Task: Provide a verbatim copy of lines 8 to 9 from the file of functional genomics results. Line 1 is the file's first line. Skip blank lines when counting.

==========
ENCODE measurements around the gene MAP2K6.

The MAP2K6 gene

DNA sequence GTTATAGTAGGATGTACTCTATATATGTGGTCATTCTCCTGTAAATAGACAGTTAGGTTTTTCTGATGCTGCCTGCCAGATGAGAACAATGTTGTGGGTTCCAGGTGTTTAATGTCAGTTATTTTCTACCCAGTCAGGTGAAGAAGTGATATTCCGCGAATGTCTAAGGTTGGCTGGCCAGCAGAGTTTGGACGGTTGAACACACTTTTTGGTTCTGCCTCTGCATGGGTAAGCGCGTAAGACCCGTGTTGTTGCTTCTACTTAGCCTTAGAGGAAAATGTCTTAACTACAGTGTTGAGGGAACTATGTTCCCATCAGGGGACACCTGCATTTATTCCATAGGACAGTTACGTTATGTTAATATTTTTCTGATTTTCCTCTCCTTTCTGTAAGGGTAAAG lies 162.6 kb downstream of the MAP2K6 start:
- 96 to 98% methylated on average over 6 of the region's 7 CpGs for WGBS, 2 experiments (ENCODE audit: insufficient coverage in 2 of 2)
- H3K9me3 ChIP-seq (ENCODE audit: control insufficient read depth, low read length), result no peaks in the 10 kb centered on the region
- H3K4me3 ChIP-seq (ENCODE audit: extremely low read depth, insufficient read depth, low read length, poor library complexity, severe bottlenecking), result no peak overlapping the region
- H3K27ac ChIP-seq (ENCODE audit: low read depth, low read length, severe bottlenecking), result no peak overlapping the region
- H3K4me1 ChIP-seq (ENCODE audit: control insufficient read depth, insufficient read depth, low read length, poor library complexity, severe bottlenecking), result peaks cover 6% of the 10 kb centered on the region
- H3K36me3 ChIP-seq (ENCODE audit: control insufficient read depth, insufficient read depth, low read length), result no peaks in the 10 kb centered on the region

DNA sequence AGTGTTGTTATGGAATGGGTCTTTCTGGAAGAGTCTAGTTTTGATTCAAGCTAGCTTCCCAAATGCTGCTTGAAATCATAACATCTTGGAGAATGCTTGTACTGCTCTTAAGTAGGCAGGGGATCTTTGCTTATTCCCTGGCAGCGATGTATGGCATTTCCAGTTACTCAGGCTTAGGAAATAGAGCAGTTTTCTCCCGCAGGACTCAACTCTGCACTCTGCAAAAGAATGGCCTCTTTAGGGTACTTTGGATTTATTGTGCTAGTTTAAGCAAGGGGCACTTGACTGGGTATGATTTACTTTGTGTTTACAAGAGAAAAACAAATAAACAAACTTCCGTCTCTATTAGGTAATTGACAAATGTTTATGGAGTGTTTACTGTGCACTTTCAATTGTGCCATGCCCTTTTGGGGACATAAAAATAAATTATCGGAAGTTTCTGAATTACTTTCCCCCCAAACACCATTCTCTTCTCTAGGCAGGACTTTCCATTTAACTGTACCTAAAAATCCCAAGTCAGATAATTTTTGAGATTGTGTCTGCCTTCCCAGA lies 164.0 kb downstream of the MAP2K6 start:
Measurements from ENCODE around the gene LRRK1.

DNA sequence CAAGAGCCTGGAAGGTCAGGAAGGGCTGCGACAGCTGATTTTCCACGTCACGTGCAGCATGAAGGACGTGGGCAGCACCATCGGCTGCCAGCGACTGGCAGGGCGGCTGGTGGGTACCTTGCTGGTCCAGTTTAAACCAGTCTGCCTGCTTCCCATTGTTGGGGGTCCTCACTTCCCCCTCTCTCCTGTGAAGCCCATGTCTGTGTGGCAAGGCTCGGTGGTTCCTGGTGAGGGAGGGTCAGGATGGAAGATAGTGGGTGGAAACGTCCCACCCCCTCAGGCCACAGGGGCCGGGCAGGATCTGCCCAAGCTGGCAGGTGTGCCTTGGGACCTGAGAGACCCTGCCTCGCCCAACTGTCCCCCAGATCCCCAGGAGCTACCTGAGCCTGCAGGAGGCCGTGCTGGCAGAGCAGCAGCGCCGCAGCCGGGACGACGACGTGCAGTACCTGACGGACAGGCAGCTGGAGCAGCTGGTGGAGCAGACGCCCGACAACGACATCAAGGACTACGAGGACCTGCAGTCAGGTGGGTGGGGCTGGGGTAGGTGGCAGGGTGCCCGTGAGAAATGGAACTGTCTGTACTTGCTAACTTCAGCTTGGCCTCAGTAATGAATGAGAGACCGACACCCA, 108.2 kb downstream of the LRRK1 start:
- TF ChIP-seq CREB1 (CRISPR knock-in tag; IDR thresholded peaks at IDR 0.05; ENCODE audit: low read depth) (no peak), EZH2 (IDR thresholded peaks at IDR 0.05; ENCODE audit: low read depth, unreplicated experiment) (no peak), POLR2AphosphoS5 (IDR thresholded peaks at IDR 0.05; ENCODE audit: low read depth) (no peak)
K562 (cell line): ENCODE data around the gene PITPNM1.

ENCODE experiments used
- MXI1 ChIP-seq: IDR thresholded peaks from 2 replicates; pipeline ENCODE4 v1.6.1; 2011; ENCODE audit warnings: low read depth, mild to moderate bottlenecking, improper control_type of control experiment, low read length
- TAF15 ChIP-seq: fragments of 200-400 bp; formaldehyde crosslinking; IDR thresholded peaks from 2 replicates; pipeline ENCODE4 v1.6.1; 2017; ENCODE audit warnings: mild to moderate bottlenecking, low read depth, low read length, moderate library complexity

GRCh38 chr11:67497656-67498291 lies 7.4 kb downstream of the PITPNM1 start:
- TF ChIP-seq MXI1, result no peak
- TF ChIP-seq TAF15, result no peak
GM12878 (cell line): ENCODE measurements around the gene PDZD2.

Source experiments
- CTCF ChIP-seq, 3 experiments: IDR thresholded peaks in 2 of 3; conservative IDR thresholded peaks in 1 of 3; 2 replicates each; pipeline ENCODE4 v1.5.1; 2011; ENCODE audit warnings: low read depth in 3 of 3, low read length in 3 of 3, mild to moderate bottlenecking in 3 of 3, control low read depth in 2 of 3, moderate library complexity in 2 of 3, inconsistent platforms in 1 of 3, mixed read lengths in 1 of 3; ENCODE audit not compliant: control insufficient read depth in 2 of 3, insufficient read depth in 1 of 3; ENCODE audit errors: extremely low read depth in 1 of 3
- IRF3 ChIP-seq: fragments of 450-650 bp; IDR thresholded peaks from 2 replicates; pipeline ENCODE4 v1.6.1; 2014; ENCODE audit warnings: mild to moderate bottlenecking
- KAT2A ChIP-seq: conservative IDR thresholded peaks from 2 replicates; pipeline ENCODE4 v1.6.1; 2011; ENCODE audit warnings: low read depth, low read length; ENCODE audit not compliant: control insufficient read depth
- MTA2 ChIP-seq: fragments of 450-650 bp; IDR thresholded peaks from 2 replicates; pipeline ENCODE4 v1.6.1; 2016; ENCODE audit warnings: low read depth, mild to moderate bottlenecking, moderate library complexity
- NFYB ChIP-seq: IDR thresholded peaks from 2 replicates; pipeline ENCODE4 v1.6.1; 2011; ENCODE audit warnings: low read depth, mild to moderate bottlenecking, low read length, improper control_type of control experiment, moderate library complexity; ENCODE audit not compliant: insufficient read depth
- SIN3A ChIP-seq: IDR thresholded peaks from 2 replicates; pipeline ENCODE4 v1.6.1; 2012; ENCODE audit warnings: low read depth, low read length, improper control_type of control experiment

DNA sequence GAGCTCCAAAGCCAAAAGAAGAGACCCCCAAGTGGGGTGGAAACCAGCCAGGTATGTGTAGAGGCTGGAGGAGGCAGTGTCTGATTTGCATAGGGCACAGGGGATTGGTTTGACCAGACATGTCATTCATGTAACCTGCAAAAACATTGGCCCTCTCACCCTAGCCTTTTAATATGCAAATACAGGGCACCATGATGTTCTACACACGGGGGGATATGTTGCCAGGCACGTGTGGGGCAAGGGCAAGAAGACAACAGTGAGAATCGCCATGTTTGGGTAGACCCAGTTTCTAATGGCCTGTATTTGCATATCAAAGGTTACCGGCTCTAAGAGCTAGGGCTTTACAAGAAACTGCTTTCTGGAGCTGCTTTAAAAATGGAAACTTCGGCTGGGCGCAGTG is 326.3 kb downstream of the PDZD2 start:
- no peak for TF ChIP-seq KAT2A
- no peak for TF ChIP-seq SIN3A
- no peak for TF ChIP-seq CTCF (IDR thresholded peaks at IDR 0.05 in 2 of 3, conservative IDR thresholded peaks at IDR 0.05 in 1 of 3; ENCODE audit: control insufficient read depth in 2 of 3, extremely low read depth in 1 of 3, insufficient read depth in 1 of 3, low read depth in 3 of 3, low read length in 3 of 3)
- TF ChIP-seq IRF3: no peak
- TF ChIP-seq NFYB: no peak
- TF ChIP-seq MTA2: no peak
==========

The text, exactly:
- H3K4me1 ChIP-seq (ENCODE audit: control insufficient read depth, insufficient read depth, low read length, poor library complexity, severe bottlenecking), result peaks cover 6% of the 10 kb centered on the region
- H3K36me3 ChIP-seq (ENCODE audit: control insufficient read depth, insufficient read depth, low read length), result no peaks in the 10 kb centered on the region